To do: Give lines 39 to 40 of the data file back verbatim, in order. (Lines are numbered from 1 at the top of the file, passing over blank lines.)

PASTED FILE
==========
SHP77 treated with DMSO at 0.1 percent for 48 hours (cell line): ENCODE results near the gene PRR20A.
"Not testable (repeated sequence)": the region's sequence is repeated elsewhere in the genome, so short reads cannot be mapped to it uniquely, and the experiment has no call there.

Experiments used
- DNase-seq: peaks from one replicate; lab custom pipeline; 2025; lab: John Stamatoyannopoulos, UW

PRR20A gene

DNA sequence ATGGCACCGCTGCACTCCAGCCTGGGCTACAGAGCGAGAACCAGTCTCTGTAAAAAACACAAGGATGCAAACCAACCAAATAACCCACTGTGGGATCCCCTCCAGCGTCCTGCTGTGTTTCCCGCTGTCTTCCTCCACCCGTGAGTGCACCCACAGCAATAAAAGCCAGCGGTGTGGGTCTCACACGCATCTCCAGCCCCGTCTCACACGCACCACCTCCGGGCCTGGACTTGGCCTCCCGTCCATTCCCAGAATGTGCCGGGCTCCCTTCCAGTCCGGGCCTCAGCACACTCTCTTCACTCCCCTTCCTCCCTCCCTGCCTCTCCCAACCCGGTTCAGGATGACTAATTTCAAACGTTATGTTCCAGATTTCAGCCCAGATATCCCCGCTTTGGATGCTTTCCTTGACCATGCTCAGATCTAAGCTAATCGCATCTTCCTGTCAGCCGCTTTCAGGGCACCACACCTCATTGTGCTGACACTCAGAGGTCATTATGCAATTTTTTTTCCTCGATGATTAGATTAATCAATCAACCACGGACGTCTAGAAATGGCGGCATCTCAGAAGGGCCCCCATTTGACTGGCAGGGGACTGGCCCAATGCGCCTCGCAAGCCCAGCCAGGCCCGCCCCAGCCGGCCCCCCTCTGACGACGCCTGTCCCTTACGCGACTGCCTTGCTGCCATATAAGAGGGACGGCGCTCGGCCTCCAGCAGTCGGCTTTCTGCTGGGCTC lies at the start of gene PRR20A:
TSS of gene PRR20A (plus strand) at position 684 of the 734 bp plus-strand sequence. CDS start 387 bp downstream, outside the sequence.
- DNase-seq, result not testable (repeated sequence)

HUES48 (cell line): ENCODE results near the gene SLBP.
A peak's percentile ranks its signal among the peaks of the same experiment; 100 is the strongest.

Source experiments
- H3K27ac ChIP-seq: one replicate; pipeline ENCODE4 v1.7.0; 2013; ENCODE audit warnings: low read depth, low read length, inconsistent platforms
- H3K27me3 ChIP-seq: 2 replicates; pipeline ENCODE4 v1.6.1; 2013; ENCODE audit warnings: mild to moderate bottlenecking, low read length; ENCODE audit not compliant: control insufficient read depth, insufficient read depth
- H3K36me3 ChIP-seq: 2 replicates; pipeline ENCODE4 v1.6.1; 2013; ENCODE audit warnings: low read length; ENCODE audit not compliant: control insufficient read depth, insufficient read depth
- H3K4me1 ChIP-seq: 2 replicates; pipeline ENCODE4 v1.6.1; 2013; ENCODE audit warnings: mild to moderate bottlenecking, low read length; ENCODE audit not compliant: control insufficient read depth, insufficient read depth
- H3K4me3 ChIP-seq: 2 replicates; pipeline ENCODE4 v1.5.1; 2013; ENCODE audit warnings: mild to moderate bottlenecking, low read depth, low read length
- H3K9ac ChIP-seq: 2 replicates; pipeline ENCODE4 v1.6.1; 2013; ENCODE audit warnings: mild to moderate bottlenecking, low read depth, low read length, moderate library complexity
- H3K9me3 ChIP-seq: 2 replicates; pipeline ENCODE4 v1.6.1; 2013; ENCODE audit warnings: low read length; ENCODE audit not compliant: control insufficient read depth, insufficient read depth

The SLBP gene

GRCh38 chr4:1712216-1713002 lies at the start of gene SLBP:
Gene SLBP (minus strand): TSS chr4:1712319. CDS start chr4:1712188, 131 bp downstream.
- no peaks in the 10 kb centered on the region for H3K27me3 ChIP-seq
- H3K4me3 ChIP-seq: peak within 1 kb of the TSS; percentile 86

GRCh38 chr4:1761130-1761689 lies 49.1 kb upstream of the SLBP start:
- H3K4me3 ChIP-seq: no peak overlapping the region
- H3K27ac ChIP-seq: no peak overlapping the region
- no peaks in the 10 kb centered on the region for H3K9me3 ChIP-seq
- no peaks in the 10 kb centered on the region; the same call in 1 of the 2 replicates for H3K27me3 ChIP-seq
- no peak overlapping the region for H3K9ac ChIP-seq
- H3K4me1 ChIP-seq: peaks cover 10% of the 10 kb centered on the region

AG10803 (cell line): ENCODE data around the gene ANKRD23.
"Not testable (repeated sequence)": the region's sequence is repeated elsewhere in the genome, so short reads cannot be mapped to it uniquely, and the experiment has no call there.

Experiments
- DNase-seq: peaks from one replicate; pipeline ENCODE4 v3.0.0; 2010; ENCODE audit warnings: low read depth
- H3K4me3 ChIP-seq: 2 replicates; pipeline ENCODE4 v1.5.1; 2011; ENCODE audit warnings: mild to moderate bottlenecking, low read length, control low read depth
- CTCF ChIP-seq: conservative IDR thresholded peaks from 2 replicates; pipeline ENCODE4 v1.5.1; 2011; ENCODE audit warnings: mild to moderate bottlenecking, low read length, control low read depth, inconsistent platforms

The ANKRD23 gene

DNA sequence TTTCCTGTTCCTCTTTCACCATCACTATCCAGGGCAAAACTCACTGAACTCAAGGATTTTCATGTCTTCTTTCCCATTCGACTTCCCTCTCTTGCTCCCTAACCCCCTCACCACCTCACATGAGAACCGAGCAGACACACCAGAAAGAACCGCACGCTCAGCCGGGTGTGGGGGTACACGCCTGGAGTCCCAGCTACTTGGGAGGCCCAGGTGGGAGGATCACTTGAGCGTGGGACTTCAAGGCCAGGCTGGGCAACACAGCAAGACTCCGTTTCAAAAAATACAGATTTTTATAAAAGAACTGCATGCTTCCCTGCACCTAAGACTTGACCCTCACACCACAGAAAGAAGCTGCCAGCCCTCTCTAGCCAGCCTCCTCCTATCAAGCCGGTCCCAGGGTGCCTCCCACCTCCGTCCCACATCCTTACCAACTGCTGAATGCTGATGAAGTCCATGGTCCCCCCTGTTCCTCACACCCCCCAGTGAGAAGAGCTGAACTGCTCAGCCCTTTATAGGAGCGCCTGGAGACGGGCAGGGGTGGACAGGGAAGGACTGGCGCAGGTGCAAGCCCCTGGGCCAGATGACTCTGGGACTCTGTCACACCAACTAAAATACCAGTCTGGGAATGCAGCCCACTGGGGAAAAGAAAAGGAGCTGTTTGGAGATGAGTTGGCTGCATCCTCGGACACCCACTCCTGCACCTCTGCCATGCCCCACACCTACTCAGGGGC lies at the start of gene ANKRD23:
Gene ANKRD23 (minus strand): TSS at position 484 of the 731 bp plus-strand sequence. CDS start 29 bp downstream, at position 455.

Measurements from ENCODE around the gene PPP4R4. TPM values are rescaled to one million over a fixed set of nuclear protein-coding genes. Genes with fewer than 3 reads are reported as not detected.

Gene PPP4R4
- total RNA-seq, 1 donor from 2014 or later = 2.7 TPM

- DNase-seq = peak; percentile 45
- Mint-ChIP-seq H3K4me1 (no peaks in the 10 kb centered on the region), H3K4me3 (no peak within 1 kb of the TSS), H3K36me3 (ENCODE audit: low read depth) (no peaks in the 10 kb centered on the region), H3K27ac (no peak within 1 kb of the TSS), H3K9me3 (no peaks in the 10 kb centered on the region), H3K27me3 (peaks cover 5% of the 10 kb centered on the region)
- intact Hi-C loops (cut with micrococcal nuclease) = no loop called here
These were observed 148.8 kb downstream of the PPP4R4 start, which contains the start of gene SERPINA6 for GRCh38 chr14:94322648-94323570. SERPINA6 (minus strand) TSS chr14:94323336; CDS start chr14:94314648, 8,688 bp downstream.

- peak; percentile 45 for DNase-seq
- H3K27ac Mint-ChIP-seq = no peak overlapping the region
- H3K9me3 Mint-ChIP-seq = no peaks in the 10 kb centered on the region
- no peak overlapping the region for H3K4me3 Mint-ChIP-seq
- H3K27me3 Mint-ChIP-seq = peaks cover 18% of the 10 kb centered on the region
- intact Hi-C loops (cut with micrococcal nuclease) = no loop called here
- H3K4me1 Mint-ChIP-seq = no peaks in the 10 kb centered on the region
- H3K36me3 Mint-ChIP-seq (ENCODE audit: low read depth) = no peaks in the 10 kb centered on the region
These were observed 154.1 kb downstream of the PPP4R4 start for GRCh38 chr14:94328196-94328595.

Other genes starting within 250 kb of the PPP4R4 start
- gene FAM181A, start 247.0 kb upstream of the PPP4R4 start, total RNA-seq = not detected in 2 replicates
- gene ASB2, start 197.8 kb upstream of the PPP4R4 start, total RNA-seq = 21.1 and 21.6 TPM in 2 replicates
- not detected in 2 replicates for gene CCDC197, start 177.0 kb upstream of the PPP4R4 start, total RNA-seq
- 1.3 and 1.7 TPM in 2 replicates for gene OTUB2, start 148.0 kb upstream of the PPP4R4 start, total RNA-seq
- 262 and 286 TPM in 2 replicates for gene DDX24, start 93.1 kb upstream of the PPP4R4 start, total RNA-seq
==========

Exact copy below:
Gene ANKRD23 (minus strand): TSS at position 484 of the 731 bp plus-strand sequence. CDS start 29 bp downstream, at position 455.

Measurements from ENCODE around the gene PPP4R4. TPM values are rescaled to one million over a fixed set of nuclear protein-coding genes. Genes with fewer than 3 reads are reported as not detected.